The accompanying chart highlights the broad fact that the economy and stock market have performed well across both parties. Focusing too much on who was in the White House would have resulted in poor investment decisions over history, regardless of how strongly one felt. For example, from 2008 through 2020 across the Obama and Trump administrations, the S&P 500 generated a total return of 236%. This occurred despite the vast perceived differences between the parties and the increasing polarization of Washington politics. This also occurred despite many budget battles, fiscal cliffs, debt ceiling crises, U.S. credit rating downgrades, etc., not to mention the global financial crisis, the pandemic, and more.


Of course, this is not to say that good policy doesn't matter. Policies on taxes, trade, industrial activity, antitrust, and more can have important impacts on specific industries which can then affect the broader economy. However, not only do policy changes tend to be incremental, but also history shows that it is very difficult to predict how any particular policy might affect the economy and markets, despite conventional wisdom about each party. Stock prices account for new policies quickly and companies and industries tend to adjust and adapt.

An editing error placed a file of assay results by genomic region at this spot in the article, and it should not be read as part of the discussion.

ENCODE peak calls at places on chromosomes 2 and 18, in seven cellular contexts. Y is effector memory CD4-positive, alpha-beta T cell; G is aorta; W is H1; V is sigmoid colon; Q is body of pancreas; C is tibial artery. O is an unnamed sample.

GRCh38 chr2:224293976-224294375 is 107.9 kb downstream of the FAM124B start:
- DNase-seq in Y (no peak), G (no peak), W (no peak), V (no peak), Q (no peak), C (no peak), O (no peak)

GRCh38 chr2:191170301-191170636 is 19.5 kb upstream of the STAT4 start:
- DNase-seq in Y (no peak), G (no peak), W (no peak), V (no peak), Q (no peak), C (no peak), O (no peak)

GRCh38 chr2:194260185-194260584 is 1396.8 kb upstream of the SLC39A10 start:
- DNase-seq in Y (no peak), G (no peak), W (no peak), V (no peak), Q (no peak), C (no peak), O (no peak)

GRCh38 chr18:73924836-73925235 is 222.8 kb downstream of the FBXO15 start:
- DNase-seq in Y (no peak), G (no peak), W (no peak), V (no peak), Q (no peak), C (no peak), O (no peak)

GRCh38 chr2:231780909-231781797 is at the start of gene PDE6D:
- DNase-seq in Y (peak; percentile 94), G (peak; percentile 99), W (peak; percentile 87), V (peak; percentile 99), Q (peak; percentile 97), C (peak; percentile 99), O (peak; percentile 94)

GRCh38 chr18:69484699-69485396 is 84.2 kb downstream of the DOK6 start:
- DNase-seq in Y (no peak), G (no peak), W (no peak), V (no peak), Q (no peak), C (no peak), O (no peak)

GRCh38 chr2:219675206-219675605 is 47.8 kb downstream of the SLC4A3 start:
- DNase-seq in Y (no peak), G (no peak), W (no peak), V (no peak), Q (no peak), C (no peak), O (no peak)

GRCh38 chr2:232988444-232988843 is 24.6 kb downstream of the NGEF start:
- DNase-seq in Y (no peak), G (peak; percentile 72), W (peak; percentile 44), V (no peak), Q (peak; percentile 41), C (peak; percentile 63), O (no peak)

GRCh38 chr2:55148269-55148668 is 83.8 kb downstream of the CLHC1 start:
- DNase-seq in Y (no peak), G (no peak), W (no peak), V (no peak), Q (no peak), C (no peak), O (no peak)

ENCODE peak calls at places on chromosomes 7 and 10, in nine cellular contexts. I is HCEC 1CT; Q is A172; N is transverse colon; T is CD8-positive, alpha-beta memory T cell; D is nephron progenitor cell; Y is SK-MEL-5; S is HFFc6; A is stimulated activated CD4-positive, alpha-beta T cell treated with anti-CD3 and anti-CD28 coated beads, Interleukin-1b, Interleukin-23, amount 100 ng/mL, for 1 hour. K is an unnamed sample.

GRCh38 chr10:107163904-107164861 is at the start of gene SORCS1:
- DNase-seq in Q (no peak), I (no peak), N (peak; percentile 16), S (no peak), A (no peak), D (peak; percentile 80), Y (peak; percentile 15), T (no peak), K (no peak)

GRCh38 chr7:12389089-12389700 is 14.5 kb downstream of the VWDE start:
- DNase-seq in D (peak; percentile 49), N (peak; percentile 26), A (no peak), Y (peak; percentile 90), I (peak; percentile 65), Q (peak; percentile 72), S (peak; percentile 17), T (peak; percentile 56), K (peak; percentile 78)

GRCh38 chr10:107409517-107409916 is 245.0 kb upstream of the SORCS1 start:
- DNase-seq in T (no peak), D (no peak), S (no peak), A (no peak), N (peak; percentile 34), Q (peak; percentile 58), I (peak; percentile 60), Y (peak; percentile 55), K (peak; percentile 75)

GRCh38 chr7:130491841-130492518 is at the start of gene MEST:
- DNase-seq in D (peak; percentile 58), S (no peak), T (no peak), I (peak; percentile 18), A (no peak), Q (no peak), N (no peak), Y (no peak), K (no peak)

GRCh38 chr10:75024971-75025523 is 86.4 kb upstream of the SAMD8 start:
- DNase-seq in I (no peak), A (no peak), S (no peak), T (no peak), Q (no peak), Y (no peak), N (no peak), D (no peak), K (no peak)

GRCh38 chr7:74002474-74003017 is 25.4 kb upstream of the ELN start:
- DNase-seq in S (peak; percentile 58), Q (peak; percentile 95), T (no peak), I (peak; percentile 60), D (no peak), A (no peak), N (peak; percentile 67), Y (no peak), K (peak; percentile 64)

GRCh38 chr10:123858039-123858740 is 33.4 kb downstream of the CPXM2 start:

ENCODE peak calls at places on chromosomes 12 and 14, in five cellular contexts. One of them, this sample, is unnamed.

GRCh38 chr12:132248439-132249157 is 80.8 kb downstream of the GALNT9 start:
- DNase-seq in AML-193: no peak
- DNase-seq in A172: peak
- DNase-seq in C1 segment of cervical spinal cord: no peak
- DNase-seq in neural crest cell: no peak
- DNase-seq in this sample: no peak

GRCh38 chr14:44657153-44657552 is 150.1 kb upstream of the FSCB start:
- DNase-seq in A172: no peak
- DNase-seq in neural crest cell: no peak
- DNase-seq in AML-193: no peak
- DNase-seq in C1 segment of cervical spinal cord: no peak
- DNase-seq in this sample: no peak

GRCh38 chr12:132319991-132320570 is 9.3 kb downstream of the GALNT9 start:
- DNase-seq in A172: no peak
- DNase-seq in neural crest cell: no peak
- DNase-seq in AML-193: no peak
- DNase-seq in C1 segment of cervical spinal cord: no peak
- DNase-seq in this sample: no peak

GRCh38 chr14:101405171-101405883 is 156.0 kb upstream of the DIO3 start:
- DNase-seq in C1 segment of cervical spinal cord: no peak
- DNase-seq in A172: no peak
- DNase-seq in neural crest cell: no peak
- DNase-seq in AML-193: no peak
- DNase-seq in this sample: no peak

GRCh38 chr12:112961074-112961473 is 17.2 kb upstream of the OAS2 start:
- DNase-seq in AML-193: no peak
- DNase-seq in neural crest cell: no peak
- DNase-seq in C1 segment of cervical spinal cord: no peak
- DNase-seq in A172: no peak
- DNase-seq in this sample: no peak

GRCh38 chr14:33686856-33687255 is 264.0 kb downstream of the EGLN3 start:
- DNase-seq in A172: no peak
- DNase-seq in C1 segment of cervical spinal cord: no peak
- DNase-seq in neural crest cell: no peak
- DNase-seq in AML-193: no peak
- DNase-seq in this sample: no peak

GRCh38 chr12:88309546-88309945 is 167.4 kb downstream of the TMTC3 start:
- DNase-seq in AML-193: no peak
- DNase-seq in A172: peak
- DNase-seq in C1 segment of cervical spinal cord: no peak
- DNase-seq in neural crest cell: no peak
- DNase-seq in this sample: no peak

The business cycle matters much more than who is in the White House


Asset Allocation Performance

This is why for most long-term investors, it makes more sense to focus on fundamentals such as those related to the business cycle, rather than day-to-day election coverage. On a short-term basis, election headlines have the power to move markets and create stock market volatility. However, these moves are eclipsed by the long-term gains created by market and business cycles. These cycles are influenced by many factors, from technological revolutions to globalization, and not just who is sitting in the Oval Office. The reason the returns since 2008 have been historically strong, with the market now back at all-time highs, is less about Obama, Trump, or Biden, than the underlying economic trends.